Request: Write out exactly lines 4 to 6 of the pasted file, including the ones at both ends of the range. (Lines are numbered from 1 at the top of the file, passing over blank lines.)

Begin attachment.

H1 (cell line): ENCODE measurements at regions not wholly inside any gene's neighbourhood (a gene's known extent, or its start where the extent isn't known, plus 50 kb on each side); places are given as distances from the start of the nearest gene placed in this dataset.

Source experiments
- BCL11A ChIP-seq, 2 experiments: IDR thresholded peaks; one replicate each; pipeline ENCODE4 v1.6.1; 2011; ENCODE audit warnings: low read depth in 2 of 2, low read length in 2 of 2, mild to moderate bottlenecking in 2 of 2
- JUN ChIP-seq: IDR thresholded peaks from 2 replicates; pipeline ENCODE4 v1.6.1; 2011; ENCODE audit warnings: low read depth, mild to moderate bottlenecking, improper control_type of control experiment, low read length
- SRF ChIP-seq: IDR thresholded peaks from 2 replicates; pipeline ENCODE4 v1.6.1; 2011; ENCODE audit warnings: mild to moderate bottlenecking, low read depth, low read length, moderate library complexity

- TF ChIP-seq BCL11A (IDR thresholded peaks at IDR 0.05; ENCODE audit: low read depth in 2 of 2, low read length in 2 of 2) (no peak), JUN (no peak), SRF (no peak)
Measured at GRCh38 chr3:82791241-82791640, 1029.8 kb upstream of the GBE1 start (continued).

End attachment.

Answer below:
- JUN ChIP-seq: IDR thresholded peaks from 2 replicates; pipeline ENCODE4 v1.6.1; 2011; ENCODE audit warnings: low read depth, mild to moderate bottlenecking, improper control_type of control experiment, low read length
- SRF ChIP-seq: IDR thresholded peaks from 2 replicates; pipeline ENCODE4 v1.6.1; 2011; ENCODE audit warnings: mild to moderate bottlenecking, low read depth, low read length, moderate library complexity

- TF ChIP-seq BCL11A (IDR thresholded peaks at IDR 0.05; ENCODE audit: low read depth in 2 of 2, low read length in 2 of 2) (no peak), JUN (no peak), SRF (no peak)